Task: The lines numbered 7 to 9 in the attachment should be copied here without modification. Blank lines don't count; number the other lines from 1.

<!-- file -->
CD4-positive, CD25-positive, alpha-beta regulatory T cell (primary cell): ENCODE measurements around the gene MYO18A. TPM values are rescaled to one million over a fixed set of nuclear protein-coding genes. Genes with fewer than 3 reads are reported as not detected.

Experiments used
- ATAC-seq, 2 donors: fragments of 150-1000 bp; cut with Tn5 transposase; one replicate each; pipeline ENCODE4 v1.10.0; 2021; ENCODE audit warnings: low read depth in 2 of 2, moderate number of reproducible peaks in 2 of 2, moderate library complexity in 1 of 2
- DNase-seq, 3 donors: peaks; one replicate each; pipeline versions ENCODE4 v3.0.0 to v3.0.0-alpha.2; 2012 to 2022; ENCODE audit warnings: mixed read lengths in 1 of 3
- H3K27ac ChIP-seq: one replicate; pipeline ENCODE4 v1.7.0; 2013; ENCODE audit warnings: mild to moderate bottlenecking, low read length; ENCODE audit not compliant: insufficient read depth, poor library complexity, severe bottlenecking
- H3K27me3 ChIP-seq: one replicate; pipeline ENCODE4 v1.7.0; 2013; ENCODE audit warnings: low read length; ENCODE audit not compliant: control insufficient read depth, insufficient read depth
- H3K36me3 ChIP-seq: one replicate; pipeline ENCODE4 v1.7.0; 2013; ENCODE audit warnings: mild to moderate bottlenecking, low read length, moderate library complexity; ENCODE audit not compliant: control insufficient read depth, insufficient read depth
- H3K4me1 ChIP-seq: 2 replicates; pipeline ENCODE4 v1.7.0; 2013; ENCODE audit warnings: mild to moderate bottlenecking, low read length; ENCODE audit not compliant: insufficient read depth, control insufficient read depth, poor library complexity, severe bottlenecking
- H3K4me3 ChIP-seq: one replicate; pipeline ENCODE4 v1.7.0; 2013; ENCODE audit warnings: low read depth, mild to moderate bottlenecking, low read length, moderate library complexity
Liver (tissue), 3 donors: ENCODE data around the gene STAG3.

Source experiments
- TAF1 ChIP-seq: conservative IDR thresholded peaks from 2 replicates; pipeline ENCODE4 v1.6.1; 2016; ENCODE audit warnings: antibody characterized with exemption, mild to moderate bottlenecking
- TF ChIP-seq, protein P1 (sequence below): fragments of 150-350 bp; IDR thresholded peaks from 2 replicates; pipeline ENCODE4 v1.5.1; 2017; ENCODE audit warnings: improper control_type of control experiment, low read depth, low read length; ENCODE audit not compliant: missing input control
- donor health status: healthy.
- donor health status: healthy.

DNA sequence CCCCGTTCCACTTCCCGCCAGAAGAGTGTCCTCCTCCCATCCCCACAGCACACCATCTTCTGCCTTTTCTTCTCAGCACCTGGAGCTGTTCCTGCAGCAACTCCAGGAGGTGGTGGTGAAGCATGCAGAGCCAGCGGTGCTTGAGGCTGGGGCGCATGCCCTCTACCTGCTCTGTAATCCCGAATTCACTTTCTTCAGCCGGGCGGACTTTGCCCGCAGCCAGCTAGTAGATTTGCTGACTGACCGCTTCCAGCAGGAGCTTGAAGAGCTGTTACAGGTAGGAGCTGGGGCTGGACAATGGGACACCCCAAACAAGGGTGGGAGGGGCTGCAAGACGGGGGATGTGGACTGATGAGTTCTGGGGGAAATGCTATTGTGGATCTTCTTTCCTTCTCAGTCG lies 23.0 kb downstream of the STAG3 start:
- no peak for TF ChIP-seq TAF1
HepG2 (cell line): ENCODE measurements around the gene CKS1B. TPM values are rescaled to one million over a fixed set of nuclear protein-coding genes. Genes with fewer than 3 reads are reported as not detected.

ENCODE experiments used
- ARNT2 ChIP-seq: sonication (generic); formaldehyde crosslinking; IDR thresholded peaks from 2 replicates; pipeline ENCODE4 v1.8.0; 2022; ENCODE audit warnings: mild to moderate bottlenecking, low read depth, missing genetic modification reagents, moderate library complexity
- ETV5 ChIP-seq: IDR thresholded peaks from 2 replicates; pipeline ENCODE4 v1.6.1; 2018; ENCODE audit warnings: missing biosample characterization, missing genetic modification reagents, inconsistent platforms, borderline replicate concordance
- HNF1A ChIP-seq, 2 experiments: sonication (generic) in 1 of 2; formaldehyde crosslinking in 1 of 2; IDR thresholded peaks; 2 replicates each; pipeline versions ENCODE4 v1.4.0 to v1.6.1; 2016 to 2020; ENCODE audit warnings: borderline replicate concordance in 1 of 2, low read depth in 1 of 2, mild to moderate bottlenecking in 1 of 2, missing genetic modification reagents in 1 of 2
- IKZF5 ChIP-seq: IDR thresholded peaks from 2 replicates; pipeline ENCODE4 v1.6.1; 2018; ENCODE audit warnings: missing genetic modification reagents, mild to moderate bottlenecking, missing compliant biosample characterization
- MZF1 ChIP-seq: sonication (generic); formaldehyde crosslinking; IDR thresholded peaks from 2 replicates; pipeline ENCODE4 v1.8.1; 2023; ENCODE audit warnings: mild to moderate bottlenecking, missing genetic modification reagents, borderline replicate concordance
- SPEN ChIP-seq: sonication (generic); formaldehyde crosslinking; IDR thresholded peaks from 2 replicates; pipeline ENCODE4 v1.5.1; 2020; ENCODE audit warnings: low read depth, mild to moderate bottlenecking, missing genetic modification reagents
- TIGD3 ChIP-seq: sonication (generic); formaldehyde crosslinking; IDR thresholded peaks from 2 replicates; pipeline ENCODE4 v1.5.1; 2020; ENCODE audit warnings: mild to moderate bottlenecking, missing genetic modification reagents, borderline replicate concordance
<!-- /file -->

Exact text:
- H3K36me3 ChIP-seq: one replicate; pipeline ENCODE4 v1.7.0; 2013; ENCODE audit warnings: mild to moderate bottlenecking, low read length, moderate library complexity; ENCODE audit not compliant: control insufficient read depth, insufficient read depth
- H3K4me1 ChIP-seq: 2 replicates; pipeline ENCODE4 v1.7.0; 2013; ENCODE audit warnings: mild to moderate bottlenecking, low read length; ENCODE audit not compliant: insufficient read depth, control insufficient read depth, poor library complexity, severe bottlenecking
- H3K4me3 ChIP-seq: one replicate; pipeline ENCODE4 v1.7.0; 2013; ENCODE audit warnings: low read depth, mild to moderate bottlenecking, low read length, moderate library complexity